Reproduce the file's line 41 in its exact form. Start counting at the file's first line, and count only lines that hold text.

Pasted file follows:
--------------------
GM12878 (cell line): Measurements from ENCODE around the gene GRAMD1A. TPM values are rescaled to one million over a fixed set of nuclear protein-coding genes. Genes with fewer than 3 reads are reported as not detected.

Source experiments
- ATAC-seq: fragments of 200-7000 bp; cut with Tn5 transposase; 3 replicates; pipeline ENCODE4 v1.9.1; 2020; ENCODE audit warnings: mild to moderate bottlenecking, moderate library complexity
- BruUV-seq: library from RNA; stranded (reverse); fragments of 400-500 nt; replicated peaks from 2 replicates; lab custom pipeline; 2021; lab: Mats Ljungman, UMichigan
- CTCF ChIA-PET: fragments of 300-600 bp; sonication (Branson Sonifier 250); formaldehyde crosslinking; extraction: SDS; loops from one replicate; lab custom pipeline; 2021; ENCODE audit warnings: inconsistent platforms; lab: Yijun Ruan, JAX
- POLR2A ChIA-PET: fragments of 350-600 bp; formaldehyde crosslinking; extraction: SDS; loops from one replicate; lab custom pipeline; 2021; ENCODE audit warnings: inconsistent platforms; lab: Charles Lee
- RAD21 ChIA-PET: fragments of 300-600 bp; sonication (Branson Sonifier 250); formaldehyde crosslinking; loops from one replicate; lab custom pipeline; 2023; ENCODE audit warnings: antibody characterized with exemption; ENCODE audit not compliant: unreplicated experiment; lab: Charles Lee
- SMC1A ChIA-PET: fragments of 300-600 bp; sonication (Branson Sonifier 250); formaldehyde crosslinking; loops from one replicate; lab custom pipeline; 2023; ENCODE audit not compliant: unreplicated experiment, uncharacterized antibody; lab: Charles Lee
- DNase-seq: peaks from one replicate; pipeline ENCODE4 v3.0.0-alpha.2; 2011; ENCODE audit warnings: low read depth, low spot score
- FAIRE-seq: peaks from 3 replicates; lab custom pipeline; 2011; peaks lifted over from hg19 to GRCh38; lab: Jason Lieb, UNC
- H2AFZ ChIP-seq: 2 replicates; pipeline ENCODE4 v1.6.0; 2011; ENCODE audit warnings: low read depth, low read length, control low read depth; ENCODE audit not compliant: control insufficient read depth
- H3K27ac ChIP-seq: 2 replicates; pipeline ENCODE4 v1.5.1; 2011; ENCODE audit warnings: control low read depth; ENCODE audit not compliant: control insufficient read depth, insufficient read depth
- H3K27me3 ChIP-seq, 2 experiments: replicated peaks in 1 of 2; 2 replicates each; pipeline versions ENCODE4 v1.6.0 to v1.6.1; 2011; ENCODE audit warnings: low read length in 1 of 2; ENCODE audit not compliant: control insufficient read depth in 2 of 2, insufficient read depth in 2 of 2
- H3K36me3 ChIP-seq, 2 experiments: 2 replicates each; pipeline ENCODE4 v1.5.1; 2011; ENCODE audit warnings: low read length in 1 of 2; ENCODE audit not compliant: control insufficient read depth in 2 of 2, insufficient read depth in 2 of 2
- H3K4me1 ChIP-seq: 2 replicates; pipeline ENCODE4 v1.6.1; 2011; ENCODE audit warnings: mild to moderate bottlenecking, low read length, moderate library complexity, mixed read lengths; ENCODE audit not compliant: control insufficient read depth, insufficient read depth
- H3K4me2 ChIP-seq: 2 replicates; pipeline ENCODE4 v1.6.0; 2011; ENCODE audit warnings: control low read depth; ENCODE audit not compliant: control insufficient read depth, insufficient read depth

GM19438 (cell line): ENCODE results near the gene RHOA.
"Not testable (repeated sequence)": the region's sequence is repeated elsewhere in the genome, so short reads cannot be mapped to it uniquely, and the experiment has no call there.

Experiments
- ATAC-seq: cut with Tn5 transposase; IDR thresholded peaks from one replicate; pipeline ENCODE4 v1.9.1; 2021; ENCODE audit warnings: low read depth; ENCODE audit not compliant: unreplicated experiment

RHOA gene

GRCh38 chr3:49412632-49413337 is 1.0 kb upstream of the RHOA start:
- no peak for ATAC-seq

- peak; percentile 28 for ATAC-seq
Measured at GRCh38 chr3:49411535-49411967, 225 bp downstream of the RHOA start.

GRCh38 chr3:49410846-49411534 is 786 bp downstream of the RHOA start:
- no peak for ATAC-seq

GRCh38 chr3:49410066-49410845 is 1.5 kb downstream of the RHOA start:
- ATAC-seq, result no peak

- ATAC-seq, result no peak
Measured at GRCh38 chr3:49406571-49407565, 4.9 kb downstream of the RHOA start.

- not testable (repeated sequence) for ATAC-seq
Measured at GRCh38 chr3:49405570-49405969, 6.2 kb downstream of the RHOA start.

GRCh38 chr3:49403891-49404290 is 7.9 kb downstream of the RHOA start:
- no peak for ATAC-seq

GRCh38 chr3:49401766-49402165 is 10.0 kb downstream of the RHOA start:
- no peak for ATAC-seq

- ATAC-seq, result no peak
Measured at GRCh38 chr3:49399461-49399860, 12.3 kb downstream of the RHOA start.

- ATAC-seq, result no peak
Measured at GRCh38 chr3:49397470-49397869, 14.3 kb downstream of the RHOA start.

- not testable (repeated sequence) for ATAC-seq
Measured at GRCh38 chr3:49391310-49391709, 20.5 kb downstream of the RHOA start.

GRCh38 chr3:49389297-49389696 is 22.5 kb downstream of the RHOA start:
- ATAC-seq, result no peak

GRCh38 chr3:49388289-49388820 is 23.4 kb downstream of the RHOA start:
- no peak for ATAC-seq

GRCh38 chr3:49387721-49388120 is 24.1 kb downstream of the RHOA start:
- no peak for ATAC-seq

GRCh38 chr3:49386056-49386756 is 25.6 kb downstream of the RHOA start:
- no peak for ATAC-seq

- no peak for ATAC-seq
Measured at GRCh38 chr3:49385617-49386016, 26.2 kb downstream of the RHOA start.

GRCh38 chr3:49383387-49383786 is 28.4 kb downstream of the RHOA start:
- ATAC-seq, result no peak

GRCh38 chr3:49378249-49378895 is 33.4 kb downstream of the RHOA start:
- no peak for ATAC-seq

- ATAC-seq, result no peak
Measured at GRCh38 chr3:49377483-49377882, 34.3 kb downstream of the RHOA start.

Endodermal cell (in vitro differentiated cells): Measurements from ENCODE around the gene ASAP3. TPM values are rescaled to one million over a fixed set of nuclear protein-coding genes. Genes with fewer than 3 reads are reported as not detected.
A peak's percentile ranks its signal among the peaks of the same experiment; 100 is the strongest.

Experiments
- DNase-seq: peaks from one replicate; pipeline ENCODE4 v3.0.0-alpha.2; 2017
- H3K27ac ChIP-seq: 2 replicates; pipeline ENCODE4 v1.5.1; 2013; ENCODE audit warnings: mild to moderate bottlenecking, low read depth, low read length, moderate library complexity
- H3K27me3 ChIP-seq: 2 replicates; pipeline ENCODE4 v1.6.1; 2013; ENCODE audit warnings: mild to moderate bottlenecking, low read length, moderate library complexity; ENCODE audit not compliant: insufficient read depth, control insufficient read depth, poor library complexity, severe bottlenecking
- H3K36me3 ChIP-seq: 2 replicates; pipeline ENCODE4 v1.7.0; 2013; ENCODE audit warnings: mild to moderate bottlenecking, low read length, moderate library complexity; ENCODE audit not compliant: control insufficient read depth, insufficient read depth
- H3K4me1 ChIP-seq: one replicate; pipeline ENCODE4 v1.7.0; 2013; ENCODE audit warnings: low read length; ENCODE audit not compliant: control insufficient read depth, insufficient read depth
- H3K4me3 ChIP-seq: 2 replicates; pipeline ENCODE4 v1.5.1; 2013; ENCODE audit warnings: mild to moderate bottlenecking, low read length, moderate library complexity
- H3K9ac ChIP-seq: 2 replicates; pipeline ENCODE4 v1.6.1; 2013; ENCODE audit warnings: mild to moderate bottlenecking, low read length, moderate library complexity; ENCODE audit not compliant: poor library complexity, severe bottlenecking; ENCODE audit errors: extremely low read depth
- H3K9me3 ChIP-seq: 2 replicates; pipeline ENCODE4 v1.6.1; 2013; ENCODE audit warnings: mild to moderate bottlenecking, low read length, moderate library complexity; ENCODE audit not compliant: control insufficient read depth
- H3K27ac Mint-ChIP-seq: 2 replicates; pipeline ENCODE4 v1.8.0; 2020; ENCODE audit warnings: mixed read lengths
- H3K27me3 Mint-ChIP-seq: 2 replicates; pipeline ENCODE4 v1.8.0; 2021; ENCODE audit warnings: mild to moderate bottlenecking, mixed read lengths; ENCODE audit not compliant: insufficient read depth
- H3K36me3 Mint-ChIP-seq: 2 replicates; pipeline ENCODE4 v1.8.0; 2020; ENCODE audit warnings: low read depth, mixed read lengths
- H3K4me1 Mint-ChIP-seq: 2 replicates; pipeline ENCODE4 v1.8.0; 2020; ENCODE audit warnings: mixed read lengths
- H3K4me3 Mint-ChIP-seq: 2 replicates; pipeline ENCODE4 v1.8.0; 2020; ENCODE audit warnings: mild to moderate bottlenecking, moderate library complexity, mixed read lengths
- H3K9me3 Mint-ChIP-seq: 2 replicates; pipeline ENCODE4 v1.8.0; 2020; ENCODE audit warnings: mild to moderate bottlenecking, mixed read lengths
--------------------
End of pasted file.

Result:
Measured at GRCh38 chr3:49397470-49397869, 14.3 kb downstream of the RHOA start.